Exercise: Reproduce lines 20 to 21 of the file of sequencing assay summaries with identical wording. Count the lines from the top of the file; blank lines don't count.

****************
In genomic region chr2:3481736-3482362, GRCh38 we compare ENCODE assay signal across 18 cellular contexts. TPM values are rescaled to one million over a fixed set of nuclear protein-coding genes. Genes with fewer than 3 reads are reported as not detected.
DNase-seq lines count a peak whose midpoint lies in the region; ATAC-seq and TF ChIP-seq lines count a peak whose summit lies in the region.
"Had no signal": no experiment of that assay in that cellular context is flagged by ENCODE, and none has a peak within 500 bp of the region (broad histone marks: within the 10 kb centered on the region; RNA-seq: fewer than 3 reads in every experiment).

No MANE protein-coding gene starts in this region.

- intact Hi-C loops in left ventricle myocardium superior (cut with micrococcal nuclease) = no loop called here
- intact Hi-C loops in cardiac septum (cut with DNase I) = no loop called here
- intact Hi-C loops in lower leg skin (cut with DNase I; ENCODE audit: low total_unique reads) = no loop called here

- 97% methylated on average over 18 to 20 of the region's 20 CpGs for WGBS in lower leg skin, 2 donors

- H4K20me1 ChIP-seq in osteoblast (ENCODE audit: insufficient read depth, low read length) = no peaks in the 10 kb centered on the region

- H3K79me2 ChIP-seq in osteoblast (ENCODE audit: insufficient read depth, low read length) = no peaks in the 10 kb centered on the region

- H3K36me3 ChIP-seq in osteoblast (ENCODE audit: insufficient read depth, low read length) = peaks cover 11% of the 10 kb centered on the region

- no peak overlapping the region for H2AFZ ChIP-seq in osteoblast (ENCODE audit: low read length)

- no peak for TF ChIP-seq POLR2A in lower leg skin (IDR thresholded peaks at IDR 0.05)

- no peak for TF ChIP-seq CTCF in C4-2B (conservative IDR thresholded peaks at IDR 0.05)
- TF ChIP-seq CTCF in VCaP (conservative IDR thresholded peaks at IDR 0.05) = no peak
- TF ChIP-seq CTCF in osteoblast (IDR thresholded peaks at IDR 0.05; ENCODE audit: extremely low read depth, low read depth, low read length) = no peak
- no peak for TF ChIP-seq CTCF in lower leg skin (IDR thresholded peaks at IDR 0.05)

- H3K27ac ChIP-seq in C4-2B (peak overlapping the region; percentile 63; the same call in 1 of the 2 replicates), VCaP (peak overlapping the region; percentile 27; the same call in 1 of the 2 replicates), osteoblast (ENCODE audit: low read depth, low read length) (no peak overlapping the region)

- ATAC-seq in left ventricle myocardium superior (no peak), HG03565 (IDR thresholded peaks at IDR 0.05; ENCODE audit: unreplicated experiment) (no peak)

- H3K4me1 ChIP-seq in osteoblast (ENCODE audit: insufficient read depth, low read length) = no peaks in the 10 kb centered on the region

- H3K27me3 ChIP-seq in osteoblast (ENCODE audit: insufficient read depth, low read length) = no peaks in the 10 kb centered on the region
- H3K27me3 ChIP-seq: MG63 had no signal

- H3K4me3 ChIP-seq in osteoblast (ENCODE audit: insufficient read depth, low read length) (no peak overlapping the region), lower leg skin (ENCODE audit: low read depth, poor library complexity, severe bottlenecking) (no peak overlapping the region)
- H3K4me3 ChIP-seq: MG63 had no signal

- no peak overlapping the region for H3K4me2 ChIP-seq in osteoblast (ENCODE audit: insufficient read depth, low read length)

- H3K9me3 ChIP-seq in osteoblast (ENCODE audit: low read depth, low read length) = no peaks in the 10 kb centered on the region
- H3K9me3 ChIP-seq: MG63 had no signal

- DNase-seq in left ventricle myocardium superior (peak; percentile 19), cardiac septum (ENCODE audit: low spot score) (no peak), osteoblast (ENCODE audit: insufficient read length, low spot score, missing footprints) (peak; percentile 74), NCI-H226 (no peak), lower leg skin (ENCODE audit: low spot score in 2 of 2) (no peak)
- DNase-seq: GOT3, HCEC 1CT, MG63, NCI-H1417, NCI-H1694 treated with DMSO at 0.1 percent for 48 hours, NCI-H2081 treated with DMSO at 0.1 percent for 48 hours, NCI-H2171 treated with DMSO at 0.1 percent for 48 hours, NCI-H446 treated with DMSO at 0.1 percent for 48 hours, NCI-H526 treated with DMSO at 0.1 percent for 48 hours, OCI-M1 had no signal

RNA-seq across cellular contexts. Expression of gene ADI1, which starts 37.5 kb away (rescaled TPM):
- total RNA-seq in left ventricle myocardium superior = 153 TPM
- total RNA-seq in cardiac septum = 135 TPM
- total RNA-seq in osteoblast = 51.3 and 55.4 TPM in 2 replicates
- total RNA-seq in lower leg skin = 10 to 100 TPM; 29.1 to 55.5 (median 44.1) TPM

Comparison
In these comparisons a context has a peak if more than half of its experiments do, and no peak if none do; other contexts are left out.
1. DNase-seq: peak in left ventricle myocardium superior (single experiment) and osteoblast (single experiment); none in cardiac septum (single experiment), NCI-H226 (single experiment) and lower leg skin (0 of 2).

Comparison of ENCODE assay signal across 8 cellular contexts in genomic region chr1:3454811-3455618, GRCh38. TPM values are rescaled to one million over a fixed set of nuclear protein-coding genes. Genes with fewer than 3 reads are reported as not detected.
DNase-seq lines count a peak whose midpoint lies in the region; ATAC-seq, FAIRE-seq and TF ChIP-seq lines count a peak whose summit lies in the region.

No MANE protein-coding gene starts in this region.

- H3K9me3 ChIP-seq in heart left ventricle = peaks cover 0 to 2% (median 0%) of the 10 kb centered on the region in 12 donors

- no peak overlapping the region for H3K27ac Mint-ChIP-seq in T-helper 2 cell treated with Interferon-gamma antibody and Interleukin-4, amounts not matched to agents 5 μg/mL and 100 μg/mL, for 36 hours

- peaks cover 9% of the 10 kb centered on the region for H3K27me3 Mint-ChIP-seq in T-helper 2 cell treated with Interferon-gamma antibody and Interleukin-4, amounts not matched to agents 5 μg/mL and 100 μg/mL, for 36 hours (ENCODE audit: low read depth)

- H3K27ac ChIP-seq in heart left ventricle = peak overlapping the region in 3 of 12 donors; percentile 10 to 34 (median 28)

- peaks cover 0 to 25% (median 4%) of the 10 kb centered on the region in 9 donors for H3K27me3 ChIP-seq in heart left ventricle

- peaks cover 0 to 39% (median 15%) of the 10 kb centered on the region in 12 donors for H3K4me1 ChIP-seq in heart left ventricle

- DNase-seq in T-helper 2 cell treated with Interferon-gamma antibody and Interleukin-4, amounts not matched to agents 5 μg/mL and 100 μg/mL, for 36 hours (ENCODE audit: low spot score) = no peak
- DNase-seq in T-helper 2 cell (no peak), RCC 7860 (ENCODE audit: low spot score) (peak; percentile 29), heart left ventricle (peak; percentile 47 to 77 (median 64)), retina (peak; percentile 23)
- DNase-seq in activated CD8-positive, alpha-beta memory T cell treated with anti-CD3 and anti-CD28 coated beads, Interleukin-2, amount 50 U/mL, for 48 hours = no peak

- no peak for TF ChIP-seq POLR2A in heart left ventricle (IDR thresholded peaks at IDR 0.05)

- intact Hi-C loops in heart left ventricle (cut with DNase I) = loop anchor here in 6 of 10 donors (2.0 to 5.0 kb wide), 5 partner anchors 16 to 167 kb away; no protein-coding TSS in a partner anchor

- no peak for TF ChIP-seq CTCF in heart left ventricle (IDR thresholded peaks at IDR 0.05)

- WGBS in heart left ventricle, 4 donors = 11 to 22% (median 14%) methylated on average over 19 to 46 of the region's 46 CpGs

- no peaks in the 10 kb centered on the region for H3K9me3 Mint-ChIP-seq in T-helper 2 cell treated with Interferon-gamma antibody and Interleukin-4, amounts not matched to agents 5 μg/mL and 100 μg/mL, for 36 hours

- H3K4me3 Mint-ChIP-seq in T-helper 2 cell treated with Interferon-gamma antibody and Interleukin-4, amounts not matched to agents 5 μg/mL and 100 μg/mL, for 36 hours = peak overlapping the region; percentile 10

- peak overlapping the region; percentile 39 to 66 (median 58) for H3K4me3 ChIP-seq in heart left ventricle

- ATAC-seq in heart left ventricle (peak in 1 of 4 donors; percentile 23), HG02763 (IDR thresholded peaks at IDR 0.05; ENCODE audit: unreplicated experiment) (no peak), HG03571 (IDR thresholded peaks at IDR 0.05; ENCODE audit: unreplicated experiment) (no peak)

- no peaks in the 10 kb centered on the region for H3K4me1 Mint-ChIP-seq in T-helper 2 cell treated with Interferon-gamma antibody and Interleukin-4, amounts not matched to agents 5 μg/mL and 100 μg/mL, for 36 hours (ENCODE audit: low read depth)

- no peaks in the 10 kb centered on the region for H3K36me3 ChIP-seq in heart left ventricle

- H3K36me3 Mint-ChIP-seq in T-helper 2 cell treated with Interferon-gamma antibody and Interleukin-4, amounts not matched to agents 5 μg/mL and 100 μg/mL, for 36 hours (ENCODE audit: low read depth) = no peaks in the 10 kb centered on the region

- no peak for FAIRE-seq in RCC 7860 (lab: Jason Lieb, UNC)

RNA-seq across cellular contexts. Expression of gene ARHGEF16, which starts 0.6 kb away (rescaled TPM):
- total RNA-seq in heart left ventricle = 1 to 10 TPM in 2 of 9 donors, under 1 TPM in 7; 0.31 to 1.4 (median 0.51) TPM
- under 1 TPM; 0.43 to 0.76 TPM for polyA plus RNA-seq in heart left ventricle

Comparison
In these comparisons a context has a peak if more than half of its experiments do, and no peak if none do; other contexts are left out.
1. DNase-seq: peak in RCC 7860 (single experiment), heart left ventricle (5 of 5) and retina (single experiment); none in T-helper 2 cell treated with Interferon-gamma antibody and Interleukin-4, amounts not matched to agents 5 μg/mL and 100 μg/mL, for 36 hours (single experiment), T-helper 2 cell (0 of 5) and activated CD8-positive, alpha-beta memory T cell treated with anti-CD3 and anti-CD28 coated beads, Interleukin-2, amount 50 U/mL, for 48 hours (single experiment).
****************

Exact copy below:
- H3K4me1 ChIP-seq in osteoblast (ENCODE audit: insufficient read depth, low read length) = no peaks in the 10 kb centered on the region

- H3K27me3 ChIP-seq in osteoblast (ENCODE audit: insufficient read depth, low read length) = no peaks in the 10 kb centered on the region